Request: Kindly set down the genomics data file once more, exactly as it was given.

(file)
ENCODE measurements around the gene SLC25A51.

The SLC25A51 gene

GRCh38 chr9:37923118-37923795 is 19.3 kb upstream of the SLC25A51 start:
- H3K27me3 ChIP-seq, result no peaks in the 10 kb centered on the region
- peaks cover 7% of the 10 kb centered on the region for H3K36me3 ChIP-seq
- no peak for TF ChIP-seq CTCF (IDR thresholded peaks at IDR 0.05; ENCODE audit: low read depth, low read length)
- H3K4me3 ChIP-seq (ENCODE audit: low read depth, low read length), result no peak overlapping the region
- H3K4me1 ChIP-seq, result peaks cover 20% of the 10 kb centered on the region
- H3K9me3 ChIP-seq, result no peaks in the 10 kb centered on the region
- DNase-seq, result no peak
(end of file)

ENCODE measurements around the gene SLC25A51.

The SLC25A51 gene

GRCh38 chr9:37923118-37923795 is 19.3 kb upstream of the SLC25A51 start:
- H3K27me3 ChIP-seq, result no peaks in the 10 kb centered on the region
- peaks cover 7% of the 10 kb centered on the region for H3K36me3 ChIP-seq
- no peak for TF ChIP-seq CTCF (IDR thresholded peaks at IDR 0.05; ENCODE audit: low read depth, low read length)
- H3K4me3 ChIP-seq (ENCODE audit: low read depth, low read length), result no peak overlapping the region
- H3K4me1 ChIP-seq, result peaks cover 20% of the 10 kb centered on the region
- H3K9me3 ChIP-seq, result no peaks in the 10 kb centered on the region
- DNase-seq, result no peak